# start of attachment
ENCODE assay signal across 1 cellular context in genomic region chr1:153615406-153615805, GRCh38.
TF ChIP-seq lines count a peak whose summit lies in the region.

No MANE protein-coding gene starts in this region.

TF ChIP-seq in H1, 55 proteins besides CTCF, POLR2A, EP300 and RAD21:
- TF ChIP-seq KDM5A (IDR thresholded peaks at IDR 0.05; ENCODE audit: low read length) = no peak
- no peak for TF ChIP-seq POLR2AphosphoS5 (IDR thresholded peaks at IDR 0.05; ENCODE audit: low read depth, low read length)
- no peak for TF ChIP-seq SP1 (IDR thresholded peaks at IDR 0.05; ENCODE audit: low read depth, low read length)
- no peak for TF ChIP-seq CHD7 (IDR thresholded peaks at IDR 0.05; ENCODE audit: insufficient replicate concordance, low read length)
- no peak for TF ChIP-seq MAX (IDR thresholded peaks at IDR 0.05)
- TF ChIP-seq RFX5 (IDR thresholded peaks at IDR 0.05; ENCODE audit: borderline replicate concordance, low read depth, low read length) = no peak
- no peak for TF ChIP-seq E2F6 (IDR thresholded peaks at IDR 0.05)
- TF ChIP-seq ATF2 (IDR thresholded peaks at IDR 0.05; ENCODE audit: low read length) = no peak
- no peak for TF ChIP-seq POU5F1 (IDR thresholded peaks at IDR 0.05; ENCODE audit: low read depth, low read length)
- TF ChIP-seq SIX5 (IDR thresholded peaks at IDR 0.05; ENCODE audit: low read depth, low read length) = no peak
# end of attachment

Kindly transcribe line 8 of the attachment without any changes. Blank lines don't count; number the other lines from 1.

- no peak for TF ChIP-seq CHD7 (IDR thresholded peaks at IDR 0.05; ENCODE audit: insufficient replicate concordance, low read length)